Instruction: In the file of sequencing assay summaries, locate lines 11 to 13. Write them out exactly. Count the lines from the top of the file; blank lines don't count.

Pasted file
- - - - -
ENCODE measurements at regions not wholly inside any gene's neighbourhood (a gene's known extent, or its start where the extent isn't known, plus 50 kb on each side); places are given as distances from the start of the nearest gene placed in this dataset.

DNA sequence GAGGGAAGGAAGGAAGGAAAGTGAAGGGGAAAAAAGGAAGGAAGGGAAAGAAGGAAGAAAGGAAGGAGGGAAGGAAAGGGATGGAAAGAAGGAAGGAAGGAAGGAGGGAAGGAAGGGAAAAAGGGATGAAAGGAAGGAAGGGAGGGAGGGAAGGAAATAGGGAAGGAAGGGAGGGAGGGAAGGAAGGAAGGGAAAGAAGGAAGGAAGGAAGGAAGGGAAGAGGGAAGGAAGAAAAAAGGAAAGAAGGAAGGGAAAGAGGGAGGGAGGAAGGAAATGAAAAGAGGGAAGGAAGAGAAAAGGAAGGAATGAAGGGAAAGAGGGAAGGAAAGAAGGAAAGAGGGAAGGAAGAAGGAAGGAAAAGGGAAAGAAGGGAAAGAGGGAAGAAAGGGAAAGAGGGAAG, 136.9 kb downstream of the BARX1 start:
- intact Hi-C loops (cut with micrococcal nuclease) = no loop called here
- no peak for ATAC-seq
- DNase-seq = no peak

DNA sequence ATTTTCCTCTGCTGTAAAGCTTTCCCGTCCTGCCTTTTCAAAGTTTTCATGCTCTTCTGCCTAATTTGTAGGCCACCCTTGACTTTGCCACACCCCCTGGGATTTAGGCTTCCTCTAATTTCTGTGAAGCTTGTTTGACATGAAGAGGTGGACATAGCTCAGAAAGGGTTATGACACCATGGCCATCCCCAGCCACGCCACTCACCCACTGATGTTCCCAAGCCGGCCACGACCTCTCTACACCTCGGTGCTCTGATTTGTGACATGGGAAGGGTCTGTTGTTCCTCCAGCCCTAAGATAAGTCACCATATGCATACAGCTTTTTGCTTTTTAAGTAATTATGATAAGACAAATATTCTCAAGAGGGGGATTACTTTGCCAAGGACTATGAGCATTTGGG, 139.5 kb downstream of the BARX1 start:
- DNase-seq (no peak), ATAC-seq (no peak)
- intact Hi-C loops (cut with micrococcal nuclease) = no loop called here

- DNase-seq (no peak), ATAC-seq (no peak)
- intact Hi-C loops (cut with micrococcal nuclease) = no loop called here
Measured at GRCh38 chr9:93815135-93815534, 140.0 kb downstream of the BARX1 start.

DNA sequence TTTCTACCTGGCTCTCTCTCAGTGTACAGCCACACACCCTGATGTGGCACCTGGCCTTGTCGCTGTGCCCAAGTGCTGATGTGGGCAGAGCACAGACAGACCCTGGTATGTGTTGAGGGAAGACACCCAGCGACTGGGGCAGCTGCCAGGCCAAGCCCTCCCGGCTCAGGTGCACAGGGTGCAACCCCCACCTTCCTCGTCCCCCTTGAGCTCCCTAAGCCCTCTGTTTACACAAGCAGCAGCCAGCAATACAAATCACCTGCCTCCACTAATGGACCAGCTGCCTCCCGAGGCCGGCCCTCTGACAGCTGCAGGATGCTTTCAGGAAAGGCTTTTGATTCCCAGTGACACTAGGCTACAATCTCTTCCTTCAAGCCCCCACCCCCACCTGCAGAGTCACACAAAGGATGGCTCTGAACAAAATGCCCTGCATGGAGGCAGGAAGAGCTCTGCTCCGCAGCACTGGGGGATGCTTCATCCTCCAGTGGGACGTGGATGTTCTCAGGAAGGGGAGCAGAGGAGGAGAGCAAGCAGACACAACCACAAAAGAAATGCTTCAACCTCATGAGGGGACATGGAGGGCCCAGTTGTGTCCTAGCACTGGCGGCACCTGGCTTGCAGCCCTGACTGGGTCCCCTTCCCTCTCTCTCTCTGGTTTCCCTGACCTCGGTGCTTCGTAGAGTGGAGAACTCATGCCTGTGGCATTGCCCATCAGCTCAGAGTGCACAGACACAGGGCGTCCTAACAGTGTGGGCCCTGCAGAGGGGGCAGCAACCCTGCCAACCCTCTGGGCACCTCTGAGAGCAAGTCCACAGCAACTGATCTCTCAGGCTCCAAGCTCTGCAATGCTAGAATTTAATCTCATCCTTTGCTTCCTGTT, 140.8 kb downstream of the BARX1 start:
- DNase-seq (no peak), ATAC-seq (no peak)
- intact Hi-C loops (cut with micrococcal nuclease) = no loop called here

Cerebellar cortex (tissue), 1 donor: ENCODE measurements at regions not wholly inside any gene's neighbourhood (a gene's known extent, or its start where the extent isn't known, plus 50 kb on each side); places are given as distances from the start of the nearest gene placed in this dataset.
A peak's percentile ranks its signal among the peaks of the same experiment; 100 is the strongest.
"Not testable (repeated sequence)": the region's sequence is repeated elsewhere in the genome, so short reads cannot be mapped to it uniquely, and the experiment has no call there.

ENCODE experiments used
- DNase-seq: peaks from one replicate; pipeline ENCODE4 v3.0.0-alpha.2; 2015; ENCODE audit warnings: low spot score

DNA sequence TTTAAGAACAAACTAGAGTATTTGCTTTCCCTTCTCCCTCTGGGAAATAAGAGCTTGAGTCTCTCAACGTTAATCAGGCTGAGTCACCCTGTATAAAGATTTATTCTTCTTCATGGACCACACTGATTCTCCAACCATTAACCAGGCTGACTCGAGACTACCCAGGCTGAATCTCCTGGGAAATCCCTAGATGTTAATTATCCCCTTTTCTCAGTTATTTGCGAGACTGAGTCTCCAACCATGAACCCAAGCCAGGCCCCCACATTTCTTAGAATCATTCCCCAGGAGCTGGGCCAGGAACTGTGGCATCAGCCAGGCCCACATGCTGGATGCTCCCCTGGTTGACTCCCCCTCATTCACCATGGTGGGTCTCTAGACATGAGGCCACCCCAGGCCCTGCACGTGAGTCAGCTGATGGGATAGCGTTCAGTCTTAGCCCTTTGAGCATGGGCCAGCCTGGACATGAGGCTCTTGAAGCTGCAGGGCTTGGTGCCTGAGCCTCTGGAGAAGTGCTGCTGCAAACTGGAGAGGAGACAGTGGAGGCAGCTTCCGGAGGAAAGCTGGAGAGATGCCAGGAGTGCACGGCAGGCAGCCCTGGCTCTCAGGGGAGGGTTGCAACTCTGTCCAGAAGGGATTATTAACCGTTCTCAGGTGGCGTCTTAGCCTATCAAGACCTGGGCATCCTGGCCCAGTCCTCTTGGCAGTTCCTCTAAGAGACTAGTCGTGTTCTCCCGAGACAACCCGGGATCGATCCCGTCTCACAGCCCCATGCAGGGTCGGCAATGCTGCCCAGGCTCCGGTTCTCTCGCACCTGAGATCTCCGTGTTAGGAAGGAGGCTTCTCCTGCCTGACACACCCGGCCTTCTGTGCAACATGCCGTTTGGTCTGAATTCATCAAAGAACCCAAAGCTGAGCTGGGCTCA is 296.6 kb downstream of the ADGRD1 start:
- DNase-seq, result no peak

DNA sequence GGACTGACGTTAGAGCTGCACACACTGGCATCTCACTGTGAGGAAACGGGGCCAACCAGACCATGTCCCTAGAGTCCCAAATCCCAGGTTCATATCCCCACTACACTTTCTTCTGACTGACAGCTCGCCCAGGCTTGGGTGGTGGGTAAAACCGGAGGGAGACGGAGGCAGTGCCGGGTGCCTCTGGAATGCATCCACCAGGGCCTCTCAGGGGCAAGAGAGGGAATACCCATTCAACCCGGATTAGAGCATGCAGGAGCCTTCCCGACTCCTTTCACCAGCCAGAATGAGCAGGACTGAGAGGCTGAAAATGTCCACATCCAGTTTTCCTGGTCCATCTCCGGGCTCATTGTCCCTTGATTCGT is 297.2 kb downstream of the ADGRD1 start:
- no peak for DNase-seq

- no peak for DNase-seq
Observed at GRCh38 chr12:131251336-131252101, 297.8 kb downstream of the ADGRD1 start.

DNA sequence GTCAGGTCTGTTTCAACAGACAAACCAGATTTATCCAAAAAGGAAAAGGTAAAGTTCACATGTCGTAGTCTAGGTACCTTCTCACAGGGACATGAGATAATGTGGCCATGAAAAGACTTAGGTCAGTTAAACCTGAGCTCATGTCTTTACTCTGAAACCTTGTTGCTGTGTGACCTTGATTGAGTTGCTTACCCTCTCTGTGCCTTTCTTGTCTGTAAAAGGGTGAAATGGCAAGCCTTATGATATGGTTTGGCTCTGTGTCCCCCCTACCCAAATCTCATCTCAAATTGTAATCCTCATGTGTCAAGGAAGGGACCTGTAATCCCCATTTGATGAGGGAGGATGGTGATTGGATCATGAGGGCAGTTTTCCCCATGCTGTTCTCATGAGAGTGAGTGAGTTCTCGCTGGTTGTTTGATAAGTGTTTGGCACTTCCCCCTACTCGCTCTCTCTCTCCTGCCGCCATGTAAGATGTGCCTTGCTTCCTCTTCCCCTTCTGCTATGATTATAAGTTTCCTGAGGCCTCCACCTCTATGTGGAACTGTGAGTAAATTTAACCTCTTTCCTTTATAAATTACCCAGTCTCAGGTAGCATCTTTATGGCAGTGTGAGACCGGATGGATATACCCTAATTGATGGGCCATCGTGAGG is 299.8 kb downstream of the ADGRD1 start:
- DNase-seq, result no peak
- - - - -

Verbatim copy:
Measured at GRCh38 chr9:93815135-93815534, 140.0 kb downstream of the BARX1 start.

DNA sequence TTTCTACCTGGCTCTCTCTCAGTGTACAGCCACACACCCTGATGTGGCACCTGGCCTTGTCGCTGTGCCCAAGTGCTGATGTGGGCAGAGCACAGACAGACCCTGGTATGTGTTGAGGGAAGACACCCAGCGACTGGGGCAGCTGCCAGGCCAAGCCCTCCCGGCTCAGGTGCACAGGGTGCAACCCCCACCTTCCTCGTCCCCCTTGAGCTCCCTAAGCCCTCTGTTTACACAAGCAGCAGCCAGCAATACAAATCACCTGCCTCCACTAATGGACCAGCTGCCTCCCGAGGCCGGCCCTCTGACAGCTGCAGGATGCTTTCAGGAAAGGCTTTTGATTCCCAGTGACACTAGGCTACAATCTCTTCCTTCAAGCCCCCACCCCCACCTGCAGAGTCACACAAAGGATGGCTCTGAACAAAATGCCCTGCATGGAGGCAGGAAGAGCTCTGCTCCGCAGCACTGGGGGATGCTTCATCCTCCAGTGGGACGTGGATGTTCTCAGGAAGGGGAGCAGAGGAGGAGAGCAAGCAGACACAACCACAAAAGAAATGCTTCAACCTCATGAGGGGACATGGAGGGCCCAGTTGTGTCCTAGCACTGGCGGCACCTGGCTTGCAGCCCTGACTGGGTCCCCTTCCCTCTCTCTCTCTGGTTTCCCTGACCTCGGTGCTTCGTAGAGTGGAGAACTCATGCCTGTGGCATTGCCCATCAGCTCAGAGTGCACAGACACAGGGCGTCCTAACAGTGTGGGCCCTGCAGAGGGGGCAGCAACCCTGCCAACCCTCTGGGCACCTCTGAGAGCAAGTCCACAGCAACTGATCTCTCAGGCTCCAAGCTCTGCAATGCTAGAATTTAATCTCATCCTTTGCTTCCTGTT, 140.8 kb downstream of the BARX1 start:
- DNase-seq (no peak), ATAC-seq (no peak)